3. Build the model for each component separately. The most effective way to build a model of a system is to first consider components independently.

4. Start by building simple models using approximations of the system. Identify assumptions that can affect the accuracy of your model. Iteratively add detail until the level of complexity satisfies the modeling and accuracy requirements.

#### Model the Physical Components

Describe the relationships between components, for example, data, energy, and force transfer. Use the system equations to build a graphical model of the system in Simulink.

Some questions to ask before you begin to model a component:

• What are the constants for each component? What values do not change unless you change them?

• What are the variables for each component? What values change over time?

• How many state variables does a component have?

Derive the equations for each component using scientific principles. Many system equations fall into three categories:

• For continuous systems, differential equations describe the rate of change for variables with the equations defined for all values of time. For example, a first-order differential equation gives the velocity of a car:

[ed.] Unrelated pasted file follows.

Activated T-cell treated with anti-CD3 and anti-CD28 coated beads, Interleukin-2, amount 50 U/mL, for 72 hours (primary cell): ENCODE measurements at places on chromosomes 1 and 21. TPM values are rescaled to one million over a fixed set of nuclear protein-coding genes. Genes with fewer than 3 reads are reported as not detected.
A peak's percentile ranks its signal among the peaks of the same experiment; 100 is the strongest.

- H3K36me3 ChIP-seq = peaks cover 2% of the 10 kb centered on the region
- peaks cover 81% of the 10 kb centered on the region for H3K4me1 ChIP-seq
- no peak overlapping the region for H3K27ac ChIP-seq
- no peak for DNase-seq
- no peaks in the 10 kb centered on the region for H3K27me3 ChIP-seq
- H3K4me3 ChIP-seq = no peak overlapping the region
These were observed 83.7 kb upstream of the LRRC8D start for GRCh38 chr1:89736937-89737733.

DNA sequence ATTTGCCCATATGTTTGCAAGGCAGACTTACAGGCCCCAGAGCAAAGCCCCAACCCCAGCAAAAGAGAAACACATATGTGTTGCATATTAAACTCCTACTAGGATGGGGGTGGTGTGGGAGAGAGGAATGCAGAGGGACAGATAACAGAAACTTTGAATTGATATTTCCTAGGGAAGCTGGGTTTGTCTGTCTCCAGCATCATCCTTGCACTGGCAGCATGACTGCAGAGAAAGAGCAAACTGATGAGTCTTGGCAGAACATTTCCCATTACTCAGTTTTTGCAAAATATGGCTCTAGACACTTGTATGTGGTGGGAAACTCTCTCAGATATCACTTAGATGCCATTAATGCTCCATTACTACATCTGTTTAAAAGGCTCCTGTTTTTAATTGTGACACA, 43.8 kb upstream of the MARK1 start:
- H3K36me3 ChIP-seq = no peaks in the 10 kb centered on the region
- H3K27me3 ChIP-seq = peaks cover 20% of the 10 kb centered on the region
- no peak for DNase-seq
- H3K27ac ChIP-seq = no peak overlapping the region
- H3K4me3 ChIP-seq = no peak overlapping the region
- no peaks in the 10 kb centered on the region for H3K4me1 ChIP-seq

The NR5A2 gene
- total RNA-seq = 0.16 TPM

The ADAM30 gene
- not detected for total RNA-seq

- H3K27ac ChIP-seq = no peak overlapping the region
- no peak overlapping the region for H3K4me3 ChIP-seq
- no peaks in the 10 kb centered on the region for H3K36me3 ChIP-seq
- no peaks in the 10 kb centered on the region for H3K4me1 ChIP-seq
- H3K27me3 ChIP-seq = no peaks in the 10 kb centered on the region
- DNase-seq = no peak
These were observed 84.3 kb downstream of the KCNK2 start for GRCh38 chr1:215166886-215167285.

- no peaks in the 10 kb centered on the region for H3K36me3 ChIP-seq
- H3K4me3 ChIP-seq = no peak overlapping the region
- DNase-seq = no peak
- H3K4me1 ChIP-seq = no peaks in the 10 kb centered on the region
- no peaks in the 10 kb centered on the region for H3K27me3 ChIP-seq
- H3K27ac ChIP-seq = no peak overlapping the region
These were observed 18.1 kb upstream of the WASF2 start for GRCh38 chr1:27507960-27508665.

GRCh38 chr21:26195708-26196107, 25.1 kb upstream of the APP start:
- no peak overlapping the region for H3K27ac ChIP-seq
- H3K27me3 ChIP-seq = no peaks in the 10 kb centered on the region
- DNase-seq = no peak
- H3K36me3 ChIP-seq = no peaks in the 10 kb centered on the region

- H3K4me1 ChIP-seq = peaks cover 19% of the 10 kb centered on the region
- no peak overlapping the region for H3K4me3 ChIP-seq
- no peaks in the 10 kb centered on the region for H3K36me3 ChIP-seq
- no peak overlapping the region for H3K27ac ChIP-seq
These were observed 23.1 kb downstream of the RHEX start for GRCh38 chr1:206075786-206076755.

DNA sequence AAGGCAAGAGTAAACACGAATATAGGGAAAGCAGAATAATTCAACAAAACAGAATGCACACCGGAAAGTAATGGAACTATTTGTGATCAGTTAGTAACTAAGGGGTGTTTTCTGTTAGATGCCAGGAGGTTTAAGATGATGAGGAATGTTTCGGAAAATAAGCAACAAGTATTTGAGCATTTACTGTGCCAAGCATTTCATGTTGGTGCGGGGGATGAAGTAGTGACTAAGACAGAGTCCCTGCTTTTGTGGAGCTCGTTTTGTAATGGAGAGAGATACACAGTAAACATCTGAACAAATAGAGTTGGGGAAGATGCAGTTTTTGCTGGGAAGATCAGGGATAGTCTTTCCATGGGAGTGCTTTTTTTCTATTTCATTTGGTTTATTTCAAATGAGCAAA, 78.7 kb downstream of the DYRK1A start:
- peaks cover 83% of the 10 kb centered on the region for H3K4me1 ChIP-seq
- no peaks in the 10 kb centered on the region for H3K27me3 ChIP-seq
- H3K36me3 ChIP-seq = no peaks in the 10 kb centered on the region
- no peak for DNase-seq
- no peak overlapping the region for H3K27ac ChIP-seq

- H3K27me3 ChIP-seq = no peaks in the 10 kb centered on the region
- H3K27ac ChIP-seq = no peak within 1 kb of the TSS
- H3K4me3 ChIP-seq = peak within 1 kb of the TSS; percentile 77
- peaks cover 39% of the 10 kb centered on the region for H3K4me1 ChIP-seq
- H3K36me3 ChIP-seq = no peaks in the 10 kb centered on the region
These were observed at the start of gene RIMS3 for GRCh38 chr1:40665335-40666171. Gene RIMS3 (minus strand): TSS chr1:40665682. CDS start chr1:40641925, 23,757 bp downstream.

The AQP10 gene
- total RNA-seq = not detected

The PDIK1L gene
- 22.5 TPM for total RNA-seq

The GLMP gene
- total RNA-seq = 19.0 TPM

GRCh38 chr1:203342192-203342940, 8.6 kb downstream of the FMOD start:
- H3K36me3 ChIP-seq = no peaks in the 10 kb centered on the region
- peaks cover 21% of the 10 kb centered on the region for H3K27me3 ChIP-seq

`$\frac{dv\left(t\right)}{dt}=-\frac{b}{m}v\left(t\right)+u\left(t\right)$`
• For discrete systems, difference equations describe the rate of change for variables, but the equations are defined only at specific times. For example, the control signal from a discrete proportional-derivative controller:

`$pd\left[n\right]=\left(e\left[n\right]-e\left[n-1\right]\right){K}_{d}+e\left[n\right]{K}_{p}$`
• Equations without derivatives are algebraic equations. For example, an algebraic equation gives the total current in a parallel circuit with two components:

`${I}_{t}={I}_{a}+{I}_{b}$`

Wheels and Linear Motion.  There are two forces that act on a wheel:

• Force applied by the motor — The force F acts in the direction of velocity change and is an input to the wheel subsystems.

• Drag force — The force Fdrag acts against the direction of velocity change and is a function of velocity.

`${F}_{drag}={k}_{drag}V|V|$`

Acceleration is proportional to the sum of these forces:

`$\begin{array}{c}\left(m/2\right)\stackrel{˙}{V}=F-{F}_{drag}\\ \left(m/2\right)\stackrel{˙}{V}=F-{k}_{drag}V|V|\\ \stackrel{˙}{V}=\frac{F-{k}_{drag}V|V|}{\left(m/2\right)}\end{array}$`

Where kdrag is the drag coefficient and m is the mass of the robot. Each wheel carries half of this mass.

Build the wheel model:

1. In the `system_layout` model, double-click the Right Wheel subsystem to display the empty subsystem.